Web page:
How to Grow Calamansi From Cuttings

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Calamansi trees are ornamental dwarf citrus trees that produce small orange-like fruit year round. Though edible, the sour fruits are better left to adorn the trees branches than for eating or juicing, though you can use them to replace lemons in the kitchen. Calamansi trees, also called calamondin trees, have a thick, glossy-green canopy. Propagate calamansi trees from rooted cuttings to expand your collection of this Chinese native citrus variety.

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Things You'll Need

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How to Grow Calamansi From Cuttings

Step 1: Plan Your Cutting

Make the cutting in late spring or summer when the calamansi tree is producing new growth. Select new growth that has hardened slightly. The wood should be springy but not brittle. Look for a branch that is beginning to turn from green to brown as it matures.

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Step 2: Make a Cutting

Cut the branch just below a leaf node or a set of leaves, using a pair of sharp pruning shears. Make the cut horizontal. Make a second cut 3 to 5 inches higher on the branch just above a set of leaves at a 45-degree angle.

You can cut the rest of the branch into 3- to 5-inch cuttings if you want to root multiple calamansi cuttings. It's a good idea to root multiple cuttings when propagating calamansi from cuttings. Not every cutting will root successfully, so having a few extra increases your chances of success.

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Step 3: Prepare Your Cuttings

Pinch off the leaves from the bottom of the cuttings but keep the leaves at the top of the calamansi cuttings. Fill a hand-held spray bottle with water. Mist cuttings every few minutes after cutting them while you prepare the pots to keep the cuttings from drying out.

Step 4: Prepare Your Soil

Select a tall narrow pot. Use a pot with a 2- to 3-inch diameter top and 4- to 8-inch depth. Use a pot that has holes in the bottom to allow water to drain through. Traditional plastic pots are suitable, or you may root your calamansi cuttings in peat pots. Peat pots decompose over time. When you go to plant the cuttings in the soil you can plant the whole pot without disturbing the root system.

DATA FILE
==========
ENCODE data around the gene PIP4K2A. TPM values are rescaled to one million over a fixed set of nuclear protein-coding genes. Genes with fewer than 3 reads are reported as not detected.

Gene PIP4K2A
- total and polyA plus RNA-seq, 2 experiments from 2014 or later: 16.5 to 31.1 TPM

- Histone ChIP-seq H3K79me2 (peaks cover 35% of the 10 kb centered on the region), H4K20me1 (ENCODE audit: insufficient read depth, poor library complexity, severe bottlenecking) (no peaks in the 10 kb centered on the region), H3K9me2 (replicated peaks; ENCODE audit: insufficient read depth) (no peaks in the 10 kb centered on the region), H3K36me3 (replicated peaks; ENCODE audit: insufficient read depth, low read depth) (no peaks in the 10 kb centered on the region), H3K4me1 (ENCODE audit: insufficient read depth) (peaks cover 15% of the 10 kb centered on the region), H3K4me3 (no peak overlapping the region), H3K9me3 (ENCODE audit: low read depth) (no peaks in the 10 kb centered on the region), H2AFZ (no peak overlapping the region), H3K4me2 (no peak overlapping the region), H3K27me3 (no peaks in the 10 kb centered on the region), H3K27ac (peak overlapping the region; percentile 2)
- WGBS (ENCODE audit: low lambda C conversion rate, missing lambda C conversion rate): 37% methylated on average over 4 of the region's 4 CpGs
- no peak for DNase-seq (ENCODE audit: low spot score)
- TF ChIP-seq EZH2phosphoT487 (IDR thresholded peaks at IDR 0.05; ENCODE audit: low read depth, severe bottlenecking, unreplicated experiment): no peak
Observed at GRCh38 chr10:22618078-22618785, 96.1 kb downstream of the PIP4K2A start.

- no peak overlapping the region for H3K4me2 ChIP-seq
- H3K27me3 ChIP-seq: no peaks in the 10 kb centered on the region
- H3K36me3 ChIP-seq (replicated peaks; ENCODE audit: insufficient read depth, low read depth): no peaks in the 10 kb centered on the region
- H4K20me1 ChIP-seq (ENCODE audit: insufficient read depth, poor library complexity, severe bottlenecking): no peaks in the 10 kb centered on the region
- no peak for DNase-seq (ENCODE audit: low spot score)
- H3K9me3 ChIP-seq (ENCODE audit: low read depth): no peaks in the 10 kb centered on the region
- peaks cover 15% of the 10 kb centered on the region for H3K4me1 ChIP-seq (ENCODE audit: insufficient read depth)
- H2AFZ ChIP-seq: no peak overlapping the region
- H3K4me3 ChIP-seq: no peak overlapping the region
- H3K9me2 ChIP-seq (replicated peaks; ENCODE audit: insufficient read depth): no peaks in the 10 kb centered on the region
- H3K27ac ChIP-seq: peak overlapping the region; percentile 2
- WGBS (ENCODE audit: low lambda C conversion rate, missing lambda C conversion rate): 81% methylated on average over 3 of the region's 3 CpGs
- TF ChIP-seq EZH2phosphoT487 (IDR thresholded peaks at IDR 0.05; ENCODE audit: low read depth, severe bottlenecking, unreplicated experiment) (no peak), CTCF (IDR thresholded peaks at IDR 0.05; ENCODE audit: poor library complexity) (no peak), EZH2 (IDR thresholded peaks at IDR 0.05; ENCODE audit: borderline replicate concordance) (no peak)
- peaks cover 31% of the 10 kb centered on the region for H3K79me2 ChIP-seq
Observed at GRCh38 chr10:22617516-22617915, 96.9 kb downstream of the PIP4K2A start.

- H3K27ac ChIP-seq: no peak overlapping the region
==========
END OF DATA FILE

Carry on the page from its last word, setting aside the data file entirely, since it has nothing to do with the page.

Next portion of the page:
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Mix equal parts perlite, sand and sawdust in a bucket. Blend the materials thoroughly and add water until the mix is damp and crumbly. Fill the rooting pots with the damp potting mix.

Step 5: Plant the Cuttings

Insert the bottom 2 to 3 inches of the cuttings into the pots. The bottom of the cuttings have the horizontal cut and no leaves. Mist the leaves of the cuttings with water to keep them damp.

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Step 6: Provide the Proper Humidity

Place a clear plastic bag over the top of each pot. Position it upside down with the mouth around the rim of the pots and the bottom of the bag covering the cutting to create a humid environment around the calamansi cutting. Secure the plastic bags around the lip of the pots with a rubber band.

Step 7: Grow the Cuttings

Put the cuttings in a room that has bright indirect light. Keep the cutting between 77 and 80 degrees Fahrenheit. Remove the plastic bags once or twice a week and mist the leaves and the rooting mix with water to keep the humidity high inside the plastic bags.

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Step 8: Transplant Saplings Outside

Remove the plastic bags when each calamansi cutting produces a mature set of new leaves. Plant saplings in a nursery bed in spring. Calamansi cuttings grow 18 to 24 inches tall in the first year.

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